A. He behaved as though he was in charge. That he was he was basically in charge of the whole operation, or however whatever was being sold, whatever was being purchased, whatever activities were going on, he was the man that was in control of that at that corner. J.A. 212-13, 215-16. Officer Dews then was permitted to testify as an expert that the activity that he observed constituted drug trafficking: MR. OAKLEY [AUSA]: And, Your Honor, we would ask that the witness be identified as an expert in the identification and behavior of street-level narcotics trafficking. THE COURT: Mr. Cohen? MR. COHEN: No objection, Your Honor. THE COURT: All right. Officer Dews will be accepted as an expert in the area of street-level narcotics transactions and behaviors that accompany that activity. ... Q. Officer Dews, now, based upon your experience, your training and your expertise and what you'd observed that day on July 22nd, 2003, on Peabody and Orlando, do you have an opinion, to a reasonable degree of certainty as to what was going on between Mr. Johnson and the other people? A. From based on my experience and what I saw, there was actually there was actual drug trafficking going on. Mr. Johnson was the man in charge of the the sale and also the operations that was there on that corner at that immediate complaint that we addressed. J.A. 206, 224. The defendant's attorney did not object to this testimony. Officer Dews testified next that a Geo Tracker came by and parked in front of the house. Dews said that the defendant referred to the driver as "White Horse." The passenger was a heavy set man. White Horse and the heavy set man got out of the Tracker, and the defendant walked from the porch to the sidewalk to meet them. White Horse stayed on the sidewalk, while the defendant and the heavy set man went onto the porch and sat on the couch. Officer Dews saw the defendant put something on the ground between his feet. Then the defendant took "a wad of money" from his left pocket and gave it to the heavy set man. J.A. 218. The heavy set man and White Horse left in the Tracker. The defendant took whatever was between his feet and walked out to the street where a gray van was parked. He called for Sims to come over. Officer Dews could see that the defendant had a white baggie and a scale in his hands, which he handed to Sims. Sims put the items in the van, and the defendant headed back to the porch. Officer Dews was relaying everything he saw to other officers via radio and cellular phone. He asked these other officers to stop the Tracker, but they failed to do so. After the transfer of items to the van and while the defendant was moving toward the porch, the other officers moved in on the house at 4704 Peabody Ave. At that point, the defendant ran up the steps and into the house. Police Officers Terry Dukes and Ryan Hudson were two of the officers who arrived at the house. They were in an unmarked van, but they were wearing tactical vests with "POLICE" patches on them. Officer Dukes testified that the defendant ran into the house when Dukes shouted "Police." Officers Dukes and Hudson followed the defendant into the house and eventually found him in the closet of a bedroom on the second floor. Officer Dukes said he drew his gun and called out "police."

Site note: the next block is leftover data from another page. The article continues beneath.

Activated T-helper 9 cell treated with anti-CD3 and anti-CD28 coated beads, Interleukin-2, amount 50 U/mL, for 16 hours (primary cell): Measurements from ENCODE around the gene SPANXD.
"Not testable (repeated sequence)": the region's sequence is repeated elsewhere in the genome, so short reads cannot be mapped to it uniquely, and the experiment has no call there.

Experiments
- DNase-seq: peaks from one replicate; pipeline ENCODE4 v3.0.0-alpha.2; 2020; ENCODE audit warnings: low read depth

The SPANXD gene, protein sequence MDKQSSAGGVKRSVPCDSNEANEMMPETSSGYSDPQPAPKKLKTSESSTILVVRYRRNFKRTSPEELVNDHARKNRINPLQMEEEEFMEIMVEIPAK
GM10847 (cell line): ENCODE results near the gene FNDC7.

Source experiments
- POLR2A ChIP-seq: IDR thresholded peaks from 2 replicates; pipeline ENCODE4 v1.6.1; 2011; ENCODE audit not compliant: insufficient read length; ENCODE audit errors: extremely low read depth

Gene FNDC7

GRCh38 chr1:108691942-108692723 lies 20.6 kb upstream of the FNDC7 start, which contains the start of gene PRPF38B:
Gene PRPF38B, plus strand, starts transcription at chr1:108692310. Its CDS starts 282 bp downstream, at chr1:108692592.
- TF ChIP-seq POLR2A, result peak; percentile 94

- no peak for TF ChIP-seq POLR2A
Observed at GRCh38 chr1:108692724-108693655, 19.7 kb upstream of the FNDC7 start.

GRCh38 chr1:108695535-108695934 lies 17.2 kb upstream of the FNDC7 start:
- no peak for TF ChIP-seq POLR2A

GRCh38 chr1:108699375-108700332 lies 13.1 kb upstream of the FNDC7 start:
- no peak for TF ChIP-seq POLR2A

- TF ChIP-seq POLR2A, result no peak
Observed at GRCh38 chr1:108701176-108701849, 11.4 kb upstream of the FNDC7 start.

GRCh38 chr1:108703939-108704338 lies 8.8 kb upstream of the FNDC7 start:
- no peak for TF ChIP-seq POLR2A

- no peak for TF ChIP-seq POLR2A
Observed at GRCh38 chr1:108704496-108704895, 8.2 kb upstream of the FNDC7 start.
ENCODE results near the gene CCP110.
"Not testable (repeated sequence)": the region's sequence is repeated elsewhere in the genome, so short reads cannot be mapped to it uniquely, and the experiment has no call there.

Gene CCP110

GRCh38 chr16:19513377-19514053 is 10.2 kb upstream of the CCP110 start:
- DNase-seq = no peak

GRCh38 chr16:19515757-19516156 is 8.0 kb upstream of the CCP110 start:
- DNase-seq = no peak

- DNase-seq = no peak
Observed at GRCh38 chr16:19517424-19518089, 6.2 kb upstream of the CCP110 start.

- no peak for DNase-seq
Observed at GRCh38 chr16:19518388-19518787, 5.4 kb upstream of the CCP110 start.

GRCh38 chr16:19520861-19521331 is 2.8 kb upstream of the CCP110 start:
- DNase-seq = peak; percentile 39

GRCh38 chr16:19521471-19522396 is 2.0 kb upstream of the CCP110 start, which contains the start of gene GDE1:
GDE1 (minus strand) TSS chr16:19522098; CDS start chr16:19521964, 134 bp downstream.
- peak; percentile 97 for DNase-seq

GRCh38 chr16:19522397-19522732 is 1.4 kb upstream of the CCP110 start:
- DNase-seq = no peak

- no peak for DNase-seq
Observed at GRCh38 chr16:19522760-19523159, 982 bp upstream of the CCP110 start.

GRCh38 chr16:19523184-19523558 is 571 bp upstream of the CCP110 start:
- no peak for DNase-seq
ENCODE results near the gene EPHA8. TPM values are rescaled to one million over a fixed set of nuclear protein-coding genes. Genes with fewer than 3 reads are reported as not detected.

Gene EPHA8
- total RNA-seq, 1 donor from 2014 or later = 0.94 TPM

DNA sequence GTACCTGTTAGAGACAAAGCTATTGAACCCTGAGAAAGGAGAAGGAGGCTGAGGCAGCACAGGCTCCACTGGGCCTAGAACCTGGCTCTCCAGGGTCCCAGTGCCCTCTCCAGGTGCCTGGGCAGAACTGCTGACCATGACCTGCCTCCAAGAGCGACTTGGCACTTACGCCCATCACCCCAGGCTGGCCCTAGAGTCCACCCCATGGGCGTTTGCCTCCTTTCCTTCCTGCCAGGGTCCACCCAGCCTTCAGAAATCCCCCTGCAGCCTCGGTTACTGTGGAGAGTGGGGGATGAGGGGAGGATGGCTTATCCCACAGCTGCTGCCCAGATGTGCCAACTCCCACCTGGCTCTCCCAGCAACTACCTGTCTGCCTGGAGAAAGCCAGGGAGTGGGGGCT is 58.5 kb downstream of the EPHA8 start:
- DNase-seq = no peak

United States v. Johnson